– Warning: Spoiler Alert! –
In a spur of the moment, we decided to watch Murder on the Orient Express last night. To be honest, I’m not a fan of Kenneth Branagh as an actor (no reason, I just don’t) and didn’t want to have my image of Poirot (in the form of David Suchet) ruined by him. It appeared, however, that I was the only one in my family who knew the story of MotOE. So we had to go.
It took me a while to get used to seeing Mr. Branagh in the role of Poirot. He didn’t have a chubby tummy, nor was he short or have the peaked, black mustache David Suchet used to sport. He did have an exceptional mustache though. Only one third into the movie did I realize his mustache was actually two mustaches. Like the mustache, Mr. Branagh’s performance grew on me. He was hardly recognizable, disappearing into his role as Poirot, and he played him excellently. The cinematography was stunning. One ‘but’ I have is the movement of the camera up and down a train carriage, and I literally mean a vertical movement. It was used at least twice. The first time we follow Poirot in thought looking out the window and this is okay. The second time we see a conversation between Poirot and one of the passengers interviewed. The movement of the camera makes no sense here and took me out of the story. Often, directors decide on a weird, unconventional camera actions… and it doesn’t work. Such a shame.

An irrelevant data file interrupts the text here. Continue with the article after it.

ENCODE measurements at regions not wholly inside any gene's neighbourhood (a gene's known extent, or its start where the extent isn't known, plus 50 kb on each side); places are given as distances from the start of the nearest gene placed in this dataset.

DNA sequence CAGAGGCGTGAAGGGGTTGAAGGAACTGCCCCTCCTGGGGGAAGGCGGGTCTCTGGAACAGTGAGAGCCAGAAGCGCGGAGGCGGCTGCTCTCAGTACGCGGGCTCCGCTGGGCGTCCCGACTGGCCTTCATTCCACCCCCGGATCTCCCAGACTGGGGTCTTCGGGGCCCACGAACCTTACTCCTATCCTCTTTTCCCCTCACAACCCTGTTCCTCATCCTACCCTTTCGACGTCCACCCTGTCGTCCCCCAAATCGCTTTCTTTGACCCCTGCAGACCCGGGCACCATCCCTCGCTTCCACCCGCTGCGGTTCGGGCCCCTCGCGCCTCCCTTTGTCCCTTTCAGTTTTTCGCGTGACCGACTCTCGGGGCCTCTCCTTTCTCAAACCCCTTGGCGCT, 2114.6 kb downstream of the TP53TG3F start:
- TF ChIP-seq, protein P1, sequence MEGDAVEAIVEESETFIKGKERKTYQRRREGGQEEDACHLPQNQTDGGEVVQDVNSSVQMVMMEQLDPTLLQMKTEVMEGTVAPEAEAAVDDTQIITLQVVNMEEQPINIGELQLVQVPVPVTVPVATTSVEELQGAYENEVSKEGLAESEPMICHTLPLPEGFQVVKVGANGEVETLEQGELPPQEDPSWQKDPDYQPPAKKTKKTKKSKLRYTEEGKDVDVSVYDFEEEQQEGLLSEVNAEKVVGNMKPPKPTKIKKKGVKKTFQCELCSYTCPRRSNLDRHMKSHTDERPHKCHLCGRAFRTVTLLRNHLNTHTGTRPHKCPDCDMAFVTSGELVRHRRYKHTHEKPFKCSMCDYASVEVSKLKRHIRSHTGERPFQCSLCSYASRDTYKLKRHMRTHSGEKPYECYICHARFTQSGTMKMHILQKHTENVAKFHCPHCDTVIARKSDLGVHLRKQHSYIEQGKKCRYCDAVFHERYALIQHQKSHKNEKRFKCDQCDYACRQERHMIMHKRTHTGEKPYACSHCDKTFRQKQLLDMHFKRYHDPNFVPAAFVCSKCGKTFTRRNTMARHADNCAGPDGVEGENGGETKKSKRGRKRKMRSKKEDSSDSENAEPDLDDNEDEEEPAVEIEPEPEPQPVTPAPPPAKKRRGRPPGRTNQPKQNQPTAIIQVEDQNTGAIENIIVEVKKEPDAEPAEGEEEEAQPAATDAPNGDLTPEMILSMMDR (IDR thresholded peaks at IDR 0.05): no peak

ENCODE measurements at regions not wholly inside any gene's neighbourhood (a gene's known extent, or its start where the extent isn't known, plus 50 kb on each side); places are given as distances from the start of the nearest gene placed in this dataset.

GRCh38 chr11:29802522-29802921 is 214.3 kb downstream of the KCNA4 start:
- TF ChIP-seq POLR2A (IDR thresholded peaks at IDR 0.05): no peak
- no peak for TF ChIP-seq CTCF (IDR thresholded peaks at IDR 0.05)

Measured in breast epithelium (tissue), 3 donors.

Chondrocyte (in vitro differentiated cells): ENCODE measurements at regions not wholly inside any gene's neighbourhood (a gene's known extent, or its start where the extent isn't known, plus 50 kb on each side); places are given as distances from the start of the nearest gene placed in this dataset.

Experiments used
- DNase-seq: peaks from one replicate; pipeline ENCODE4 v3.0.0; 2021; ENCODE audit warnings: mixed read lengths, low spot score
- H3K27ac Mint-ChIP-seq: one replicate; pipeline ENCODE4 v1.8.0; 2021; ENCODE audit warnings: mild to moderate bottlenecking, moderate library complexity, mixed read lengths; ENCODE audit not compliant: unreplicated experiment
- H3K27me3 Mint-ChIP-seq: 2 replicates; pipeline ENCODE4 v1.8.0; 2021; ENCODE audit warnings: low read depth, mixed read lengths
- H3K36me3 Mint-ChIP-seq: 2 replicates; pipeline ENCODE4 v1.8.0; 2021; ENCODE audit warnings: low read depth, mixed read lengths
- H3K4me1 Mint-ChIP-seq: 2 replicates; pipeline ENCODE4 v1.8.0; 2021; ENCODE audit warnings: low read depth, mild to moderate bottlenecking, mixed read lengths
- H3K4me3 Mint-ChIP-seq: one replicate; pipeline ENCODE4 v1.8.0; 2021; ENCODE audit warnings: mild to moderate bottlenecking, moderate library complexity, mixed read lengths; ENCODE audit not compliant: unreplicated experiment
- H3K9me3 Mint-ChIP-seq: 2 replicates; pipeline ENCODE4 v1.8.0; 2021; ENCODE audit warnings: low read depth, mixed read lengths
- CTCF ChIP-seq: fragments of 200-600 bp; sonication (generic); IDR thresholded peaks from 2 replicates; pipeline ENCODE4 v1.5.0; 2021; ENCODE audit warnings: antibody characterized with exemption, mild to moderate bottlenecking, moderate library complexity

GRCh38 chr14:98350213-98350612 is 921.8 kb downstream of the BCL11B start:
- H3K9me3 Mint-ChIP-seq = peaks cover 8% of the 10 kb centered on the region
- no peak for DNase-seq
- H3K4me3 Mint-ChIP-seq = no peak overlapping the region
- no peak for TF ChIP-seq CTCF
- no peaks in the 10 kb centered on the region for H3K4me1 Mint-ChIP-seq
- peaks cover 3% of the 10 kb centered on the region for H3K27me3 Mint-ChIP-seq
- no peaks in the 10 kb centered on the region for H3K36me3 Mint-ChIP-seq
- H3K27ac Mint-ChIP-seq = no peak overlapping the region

The cast was well chosen, with appearances of Penelope Cruz, William Dafoe (forever the Green Goblin in my eyes), Judi Dench (aged 82!), Johnny Depp, Derek Jacobi (aged 79!), and Michelle Pheiffer to name the most famous ones. All the actors played their role exceptionally well. I have never read the books of Agatha Christie, so I can’t compare the movie to her story. What struck me about the plot, afterward, is that Poirot interviews all passengers and finds a reason for murder for all of them. What is not shown is that he dismisses the reason of his previous suspects when he finds a new one. Surely you would start to doubt yourself when you find so many reasons for murder in so many suspects. There is no reasoning as to why one would have committed the murder over another, only the quick epiphany at the end. Strange.
A great movie to watch to enjoy excellent performances and an early 20th-century setting.